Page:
“Many tropical nations earn large sums of money from nature-based tourism, but governments often remain ignorant of the essential role that wildlife and nature reserves play in underpinning the industry, and prefer instead to invest in golf courses,” Harrison writes, adding that “partnerships with tour operators and government tourist agencies may therefore be an effective way of lobbying for improved wildlife management.”

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Cuscus being sold as meat in the Wamena market. Photo by: Rhett A. Butler.

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Iguana killed by hunters in Suriname. Photo by: Rhett A. Butler.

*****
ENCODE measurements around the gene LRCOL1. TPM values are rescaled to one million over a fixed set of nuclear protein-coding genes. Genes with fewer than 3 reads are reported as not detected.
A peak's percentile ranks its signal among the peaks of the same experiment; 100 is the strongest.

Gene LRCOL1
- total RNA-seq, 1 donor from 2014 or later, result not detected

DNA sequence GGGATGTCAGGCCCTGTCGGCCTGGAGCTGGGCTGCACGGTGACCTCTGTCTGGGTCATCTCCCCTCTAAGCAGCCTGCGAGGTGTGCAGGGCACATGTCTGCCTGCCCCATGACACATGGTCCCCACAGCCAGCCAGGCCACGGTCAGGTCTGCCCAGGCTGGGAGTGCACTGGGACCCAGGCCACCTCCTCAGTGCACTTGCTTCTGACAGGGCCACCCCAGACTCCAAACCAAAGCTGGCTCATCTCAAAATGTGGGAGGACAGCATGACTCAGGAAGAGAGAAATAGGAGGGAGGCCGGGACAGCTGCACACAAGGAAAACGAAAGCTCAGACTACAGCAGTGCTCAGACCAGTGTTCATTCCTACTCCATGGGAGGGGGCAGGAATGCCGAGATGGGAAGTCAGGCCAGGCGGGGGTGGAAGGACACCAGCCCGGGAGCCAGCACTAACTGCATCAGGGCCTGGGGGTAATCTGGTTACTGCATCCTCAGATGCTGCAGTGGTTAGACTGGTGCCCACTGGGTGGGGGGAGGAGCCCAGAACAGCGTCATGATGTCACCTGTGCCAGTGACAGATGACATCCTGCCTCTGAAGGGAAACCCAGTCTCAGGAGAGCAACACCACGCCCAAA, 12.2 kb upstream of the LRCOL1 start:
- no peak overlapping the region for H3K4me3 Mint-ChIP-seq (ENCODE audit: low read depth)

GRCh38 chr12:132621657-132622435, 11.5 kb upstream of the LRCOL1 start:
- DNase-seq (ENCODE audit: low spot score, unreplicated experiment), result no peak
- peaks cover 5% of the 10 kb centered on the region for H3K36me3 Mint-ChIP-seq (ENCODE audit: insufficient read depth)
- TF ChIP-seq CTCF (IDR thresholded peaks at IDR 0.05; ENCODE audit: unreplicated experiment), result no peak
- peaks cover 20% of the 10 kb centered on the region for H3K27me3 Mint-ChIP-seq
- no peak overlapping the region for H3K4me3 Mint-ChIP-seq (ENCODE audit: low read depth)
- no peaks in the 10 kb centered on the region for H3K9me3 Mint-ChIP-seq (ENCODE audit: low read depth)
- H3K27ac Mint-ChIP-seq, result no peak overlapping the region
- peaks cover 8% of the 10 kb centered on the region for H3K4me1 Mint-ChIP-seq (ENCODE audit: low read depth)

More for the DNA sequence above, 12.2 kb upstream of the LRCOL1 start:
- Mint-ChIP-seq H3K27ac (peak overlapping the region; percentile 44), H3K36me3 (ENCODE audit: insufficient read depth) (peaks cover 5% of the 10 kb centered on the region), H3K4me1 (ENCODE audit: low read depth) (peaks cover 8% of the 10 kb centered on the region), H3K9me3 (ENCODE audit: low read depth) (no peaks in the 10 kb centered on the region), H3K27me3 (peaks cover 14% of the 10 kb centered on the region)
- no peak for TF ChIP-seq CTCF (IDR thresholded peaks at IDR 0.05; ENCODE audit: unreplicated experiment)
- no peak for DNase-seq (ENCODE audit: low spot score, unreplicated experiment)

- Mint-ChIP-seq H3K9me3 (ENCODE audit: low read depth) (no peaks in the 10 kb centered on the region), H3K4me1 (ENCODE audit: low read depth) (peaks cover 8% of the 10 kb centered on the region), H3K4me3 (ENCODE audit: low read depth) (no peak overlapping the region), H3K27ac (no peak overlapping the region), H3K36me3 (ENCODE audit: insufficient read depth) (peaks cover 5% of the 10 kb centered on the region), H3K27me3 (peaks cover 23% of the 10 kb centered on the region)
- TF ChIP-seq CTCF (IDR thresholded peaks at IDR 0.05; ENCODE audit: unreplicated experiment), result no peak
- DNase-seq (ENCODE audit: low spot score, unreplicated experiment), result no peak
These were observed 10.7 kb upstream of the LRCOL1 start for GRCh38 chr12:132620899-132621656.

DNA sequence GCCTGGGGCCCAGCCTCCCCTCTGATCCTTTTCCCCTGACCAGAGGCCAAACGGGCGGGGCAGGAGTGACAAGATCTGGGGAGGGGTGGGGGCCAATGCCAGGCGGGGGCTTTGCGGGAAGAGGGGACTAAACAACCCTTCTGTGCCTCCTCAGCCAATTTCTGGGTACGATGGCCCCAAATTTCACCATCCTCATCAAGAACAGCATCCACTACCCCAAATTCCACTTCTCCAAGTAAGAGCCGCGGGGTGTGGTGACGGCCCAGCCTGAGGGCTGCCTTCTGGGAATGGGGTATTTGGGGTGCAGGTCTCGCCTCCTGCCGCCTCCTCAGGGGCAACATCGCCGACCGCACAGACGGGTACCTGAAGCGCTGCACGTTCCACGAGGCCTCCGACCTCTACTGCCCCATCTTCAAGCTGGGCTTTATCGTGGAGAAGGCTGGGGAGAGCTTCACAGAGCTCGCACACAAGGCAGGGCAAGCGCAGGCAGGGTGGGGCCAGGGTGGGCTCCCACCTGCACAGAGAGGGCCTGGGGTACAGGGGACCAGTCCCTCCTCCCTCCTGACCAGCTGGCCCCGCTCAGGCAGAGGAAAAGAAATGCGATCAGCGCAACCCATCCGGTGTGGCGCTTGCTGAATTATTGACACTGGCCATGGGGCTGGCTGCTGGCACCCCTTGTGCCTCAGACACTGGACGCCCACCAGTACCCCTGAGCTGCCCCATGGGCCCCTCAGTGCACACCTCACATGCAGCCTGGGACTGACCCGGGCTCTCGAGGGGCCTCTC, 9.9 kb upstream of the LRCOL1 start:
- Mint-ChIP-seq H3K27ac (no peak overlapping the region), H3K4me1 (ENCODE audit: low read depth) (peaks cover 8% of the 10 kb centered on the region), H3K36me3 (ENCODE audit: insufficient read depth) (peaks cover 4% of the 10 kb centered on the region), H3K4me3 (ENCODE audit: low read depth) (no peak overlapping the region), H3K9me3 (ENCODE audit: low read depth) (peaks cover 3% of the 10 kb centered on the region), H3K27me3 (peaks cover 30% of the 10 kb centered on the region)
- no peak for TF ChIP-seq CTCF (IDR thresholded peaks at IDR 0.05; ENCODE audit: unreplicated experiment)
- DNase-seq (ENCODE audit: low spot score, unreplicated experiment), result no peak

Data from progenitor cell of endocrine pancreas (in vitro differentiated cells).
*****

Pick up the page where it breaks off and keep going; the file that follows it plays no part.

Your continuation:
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Lizard-on-a-stick in in Chinese market. Photo by: Rhett A. Butler.

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Songbirds in the Luang Prabang morning market in Laos. Photo by: Rhett A. Butler.

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Severed monkey leg in the bottom of a canoe in Gabon. Photo by: Rhett A. Butler.

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Dried hedgehog in a Chinese market. Photo by: Rhett A. Butler.

CITATION: Rhett D. Harrison. Emptying the Forest: Hunting and the Extirpation of Wildlife from Tropical Nature Reserves. BioScience 919. November 2011 / Vol. 61 No. 11.

Roger Albert Mbete, Henri Banga-Mboko, Paul Racey, André Mfoukou-Ntsakala, Innocent Nganga, Cédric Vermeulen, Jean-Louis Doucet6, Jean-Luc Hornick, and Pascal Leroy. Household bushmeat consumption in Brazzaville, the Republic of the Congo. Tropical Conservation Science Vol.4 (2):187-202, 2011.